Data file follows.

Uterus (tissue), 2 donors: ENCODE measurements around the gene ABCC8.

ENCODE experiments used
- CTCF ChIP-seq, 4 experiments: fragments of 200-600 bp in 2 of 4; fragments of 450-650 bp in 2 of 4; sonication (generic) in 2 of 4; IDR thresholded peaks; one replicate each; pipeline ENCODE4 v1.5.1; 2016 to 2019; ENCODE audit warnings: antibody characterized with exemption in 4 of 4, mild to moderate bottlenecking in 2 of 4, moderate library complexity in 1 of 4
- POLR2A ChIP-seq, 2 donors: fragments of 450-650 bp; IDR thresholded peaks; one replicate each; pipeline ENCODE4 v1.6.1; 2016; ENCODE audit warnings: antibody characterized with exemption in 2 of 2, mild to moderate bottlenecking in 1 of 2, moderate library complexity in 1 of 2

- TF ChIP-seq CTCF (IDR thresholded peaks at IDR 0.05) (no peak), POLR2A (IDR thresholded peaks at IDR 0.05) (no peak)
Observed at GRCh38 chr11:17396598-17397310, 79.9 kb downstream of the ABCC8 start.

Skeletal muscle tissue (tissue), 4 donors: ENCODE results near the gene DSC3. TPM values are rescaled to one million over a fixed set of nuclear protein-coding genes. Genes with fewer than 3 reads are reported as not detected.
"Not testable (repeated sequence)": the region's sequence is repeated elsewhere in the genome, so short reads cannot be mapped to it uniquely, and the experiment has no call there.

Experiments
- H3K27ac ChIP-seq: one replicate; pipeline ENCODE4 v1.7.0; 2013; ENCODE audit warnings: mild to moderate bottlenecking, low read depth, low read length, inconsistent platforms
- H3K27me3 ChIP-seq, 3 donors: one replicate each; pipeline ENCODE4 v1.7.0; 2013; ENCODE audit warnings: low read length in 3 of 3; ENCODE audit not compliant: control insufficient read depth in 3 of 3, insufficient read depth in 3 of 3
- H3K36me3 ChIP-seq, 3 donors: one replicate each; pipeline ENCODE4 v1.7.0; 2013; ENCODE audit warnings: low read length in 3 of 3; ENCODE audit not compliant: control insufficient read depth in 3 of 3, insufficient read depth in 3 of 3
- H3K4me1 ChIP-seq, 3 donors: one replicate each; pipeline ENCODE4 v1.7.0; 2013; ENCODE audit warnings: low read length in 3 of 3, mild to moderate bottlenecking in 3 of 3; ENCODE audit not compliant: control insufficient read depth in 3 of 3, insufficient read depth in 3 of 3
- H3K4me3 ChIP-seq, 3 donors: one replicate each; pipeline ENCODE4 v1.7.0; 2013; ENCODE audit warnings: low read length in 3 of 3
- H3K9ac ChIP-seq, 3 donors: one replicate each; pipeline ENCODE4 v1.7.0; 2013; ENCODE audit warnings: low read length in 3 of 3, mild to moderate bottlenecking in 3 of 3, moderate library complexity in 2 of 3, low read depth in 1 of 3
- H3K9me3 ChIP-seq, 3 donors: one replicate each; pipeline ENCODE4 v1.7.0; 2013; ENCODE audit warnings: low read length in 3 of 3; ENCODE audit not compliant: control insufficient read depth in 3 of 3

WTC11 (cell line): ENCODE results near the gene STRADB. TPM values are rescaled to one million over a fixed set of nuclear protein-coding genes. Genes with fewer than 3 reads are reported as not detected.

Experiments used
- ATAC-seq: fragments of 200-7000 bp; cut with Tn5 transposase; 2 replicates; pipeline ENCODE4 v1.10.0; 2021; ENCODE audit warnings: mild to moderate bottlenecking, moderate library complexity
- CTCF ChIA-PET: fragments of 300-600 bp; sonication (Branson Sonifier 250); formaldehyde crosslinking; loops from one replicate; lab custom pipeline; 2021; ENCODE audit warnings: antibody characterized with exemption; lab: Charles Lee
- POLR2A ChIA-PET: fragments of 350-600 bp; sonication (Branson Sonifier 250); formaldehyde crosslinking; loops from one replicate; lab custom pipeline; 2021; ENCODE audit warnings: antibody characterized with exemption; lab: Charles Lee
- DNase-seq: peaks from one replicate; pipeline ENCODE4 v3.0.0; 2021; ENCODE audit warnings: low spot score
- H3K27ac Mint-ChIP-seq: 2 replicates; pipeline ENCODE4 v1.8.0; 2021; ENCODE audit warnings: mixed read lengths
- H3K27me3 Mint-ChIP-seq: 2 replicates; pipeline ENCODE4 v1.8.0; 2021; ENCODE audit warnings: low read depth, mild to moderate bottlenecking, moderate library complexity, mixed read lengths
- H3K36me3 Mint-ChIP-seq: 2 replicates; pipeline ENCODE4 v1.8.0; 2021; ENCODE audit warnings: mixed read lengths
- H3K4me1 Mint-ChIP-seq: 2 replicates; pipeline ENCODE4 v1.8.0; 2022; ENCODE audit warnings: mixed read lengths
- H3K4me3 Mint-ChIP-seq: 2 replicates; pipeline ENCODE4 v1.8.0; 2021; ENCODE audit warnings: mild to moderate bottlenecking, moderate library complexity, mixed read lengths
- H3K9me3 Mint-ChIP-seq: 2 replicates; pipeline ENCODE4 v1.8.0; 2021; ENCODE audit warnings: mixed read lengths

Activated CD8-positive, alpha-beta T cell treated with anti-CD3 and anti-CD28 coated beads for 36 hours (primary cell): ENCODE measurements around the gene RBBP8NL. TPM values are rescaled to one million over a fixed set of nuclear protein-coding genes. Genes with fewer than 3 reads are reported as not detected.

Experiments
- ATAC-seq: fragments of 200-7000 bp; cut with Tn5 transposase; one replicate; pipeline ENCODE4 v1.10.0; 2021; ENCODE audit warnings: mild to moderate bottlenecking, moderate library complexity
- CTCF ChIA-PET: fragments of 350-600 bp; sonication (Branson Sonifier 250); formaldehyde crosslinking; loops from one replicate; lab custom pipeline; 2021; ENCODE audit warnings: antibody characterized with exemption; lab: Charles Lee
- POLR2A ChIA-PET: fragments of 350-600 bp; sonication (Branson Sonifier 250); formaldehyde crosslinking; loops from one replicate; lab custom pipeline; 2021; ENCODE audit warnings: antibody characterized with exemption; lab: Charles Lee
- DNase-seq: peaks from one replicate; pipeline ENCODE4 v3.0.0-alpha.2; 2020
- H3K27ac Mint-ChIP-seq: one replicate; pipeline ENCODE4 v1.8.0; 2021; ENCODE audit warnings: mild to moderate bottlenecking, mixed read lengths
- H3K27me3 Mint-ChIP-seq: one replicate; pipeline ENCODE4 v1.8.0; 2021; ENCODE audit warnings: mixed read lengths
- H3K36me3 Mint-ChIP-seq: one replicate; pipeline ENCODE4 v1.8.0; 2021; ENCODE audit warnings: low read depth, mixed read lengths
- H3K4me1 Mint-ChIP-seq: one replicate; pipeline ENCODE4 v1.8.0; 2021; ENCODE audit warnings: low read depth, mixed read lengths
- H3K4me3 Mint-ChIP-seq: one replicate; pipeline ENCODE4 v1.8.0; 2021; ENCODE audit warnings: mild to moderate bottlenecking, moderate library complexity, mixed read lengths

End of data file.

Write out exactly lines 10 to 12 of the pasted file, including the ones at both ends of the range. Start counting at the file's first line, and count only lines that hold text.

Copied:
- H3K27ac ChIP-seq: one replicate; pipeline ENCODE4 v1.7.0; 2013; ENCODE audit warnings: mild to moderate bottlenecking, low read depth, low read length, inconsistent platforms
- H3K27me3 ChIP-seq, 3 donors: one replicate each; pipeline ENCODE4 v1.7.0; 2013; ENCODE audit warnings: low read length in 3 of 3; ENCODE audit not compliant: control insufficient read depth in 3 of 3, insufficient read depth in 3 of 3
- H3K36me3 ChIP-seq, 3 donors: one replicate each; pipeline ENCODE4 v1.7.0; 2013; ENCODE audit warnings: low read length in 3 of 3; ENCODE audit not compliant: control insufficient read depth in 3 of 3, insufficient read depth in 3 of 3